Who to Sue for Wrongful Death

You must determine who the at-fault party is in order to file a personal injury claim. However, prior to filing a claim, you should speak to an experienced wrongful death attorney. They will review your case to determine whether you should or should not file a claim against the party you believe is at-fault for the loss of your loved one. If the attorney gives you the green light, then you may begin collecting evidence and important documentation that will help support your claim.

Once you have gathered your proof, your attorney will look at your findings and help you build up your case. They will also negotiate with insurance companies to get you the maximum compensation and justice you and your family deserve.

Proving a Wrongful Death

Here are some important factors to consider when proving a wrongful death:

  • Duty of care. The plaintiff is expected to show proof of the defendant owing a duty of care to the deceased victim. For example, the defendant was disobeying road rules, such as exceeding the posted speed limit.
  • Breach of duty of care. The plaintiff must show proof of the defendant breaching their duty of care. For example, the defendant was going over 80 mph on a 55 mph road.
  • Causation. The plaintiff is required to show proof that the defendant’s breach of duty of care was the reason why the victim was killed. Following the previous examples, the defendant’s speeding is what caused the car accident that ultimately led to the wrongful death of the deceased victim.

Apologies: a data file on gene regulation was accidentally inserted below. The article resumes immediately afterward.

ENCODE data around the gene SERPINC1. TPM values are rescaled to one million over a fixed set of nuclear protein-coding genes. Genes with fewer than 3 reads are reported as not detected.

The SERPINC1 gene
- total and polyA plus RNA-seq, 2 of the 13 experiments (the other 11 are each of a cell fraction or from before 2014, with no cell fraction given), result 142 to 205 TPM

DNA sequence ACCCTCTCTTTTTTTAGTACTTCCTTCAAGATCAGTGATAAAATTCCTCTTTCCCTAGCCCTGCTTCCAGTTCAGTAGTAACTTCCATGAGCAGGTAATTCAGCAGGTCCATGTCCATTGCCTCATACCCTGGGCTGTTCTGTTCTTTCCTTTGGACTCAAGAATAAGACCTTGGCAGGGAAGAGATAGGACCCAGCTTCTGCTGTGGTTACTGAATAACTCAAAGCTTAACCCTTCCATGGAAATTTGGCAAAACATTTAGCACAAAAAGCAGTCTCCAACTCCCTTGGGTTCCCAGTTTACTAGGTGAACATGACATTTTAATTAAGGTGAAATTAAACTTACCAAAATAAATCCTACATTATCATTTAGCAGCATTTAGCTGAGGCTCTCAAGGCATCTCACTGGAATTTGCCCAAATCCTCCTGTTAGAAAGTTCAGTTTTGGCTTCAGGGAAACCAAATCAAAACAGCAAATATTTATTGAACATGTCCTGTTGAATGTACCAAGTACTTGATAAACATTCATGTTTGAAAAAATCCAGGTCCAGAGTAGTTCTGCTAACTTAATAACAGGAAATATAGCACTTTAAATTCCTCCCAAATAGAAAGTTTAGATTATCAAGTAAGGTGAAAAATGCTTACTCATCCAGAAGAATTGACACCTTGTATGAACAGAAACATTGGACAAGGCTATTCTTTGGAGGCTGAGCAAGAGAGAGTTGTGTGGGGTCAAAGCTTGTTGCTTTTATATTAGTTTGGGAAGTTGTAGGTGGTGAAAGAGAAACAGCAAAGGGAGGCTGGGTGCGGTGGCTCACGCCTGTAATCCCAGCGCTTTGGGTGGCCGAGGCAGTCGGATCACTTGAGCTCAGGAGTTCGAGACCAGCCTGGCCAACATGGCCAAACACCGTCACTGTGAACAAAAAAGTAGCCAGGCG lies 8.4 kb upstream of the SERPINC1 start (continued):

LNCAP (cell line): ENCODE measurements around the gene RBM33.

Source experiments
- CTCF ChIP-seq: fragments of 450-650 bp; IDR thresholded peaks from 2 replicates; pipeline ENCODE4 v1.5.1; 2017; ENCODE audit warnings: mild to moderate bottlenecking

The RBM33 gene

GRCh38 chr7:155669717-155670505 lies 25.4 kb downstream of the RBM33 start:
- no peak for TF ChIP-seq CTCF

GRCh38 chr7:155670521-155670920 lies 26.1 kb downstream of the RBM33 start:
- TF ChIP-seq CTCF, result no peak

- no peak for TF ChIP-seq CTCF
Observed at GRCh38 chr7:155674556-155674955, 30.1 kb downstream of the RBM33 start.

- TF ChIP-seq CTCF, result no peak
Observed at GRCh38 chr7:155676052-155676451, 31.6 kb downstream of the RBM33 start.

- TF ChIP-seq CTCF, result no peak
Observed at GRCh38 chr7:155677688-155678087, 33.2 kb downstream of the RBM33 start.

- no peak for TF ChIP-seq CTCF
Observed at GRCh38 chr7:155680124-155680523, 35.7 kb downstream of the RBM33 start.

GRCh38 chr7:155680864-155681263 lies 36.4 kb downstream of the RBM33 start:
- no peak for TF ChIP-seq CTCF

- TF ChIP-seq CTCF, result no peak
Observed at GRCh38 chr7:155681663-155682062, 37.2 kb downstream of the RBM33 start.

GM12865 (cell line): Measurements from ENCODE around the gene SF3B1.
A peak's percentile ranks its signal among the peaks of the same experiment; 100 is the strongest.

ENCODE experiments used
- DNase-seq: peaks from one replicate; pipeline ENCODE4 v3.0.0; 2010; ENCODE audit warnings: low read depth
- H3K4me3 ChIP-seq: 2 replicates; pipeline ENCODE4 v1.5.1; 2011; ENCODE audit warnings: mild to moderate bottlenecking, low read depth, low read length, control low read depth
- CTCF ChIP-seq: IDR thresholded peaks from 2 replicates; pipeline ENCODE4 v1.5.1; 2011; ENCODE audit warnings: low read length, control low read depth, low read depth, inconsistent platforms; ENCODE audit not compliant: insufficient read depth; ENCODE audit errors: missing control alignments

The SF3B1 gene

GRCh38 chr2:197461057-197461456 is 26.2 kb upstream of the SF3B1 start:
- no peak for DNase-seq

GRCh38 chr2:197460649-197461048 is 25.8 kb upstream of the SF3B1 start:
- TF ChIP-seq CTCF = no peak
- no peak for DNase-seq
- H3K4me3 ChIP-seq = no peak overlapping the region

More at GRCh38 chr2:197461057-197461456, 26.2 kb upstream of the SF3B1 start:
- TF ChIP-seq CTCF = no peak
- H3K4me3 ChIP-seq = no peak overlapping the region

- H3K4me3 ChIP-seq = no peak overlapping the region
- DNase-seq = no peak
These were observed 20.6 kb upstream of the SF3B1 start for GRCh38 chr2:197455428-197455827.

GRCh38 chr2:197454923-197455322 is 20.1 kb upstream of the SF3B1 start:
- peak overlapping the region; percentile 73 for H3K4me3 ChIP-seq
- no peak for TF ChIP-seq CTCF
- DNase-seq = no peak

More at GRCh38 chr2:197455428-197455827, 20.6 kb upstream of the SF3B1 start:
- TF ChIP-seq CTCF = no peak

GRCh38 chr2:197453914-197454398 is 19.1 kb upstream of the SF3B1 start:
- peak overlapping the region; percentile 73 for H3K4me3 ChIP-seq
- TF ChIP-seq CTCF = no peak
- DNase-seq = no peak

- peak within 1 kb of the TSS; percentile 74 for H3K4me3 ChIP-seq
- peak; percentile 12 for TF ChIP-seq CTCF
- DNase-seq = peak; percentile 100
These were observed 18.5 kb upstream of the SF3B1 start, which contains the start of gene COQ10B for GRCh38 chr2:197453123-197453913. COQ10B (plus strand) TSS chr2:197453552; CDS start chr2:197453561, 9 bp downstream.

• Damages. The plaintiff was financially and/or emotionally harmed as a result of the defendant’s actions. Again, following up with the examples above, the plaintiff must show proof that the victim’s passing from the car accident had resulted in financial and emotional burdens, such as costly medical bills, funeral and burial expenses, loss of earning capacity, loss of enjoyment of life, and pain and suffering.

Burden of Proof 

The plaintiff is required to provide convincing evidence to the jury. By doing so, it could leave a persuasive impact on the jury. This may result in the allegations against the defendant becoming more true than not true. If the plaintiff is unable to exhibit important evidence against the defendant, then the defendant will most likely win the settlement. Even though the defendant is not required to prove anything during the trial, they could still use affirmative defense. This will cause a reverse effect between the plaintiff and the defendant. The defendant may be required to prove that the defense should be applied.

Available Damages

Damages will be distributed based on the type of loss the deceased victim’s heir(s) is suffering from. Recoverable compensation for a wrongful death may include, but is not limited to, the following:

Contact Us

If your loved one was a victim of wrongful death due to another individual’s negligence, West Coast Trial Lawyers has San Bernardino wrongful death attorneys that have over 60 years of collective legal experience in handling personal injury cases. We will help you recover financial and emotional compensation for the losses you have suffered on behalf of your loved one.

Contact our 24/7 legal team by calling (909) 787-2178 or emailing [email protected] to schedule a free, no obligation consultation at our San Bernardino personal injury law firm.